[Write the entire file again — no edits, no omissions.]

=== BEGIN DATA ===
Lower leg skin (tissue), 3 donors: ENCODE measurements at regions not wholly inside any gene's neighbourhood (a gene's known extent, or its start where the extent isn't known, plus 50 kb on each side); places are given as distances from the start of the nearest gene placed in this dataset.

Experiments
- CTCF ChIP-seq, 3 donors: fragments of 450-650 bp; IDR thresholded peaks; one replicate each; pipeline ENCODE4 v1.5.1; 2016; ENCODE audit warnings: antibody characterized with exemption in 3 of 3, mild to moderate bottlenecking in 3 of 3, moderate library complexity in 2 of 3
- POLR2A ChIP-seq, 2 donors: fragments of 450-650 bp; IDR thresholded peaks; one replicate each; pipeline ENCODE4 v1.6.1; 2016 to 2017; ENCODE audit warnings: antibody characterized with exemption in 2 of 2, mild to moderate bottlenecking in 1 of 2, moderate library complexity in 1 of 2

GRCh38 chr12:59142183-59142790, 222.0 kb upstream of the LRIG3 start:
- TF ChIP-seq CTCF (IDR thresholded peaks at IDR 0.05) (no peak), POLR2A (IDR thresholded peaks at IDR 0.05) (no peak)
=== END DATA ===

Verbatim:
Lower leg skin (tissue), 3 donors: ENCODE measurements at regions not wholly inside any gene's neighbourhood (a gene's known extent, or its start where the extent isn't known, plus 50 kb on each side); places are given as distances from the start of the nearest gene placed in this dataset.

Experiments
- CTCF ChIP-seq, 3 donors: fragments of 450-650 bp; IDR thresholded peaks; one replicate each; pipeline ENCODE4 v1.5.1; 2016; ENCODE audit warnings: antibody characterized with exemption in 3 of 3, mild to moderate bottlenecking in 3 of 3, moderate library complexity in 2 of 3
- POLR2A ChIP-seq, 2 donors: fragments of 450-650 bp; IDR thresholded peaks; one replicate each; pipeline ENCODE4 v1.6.1; 2016 to 2017; ENCODE audit warnings: antibody characterized with exemption in 2 of 2, mild to moderate bottlenecking in 1 of 2, moderate library complexity in 1 of 2

GRCh38 chr12:59142183-59142790, 222.0 kb upstream of the LRIG3 start:
- TF ChIP-seq CTCF (IDR thresholded peaks at IDR 0.05) (no peak), POLR2A (IDR thresholded peaks at IDR 0.05) (no peak)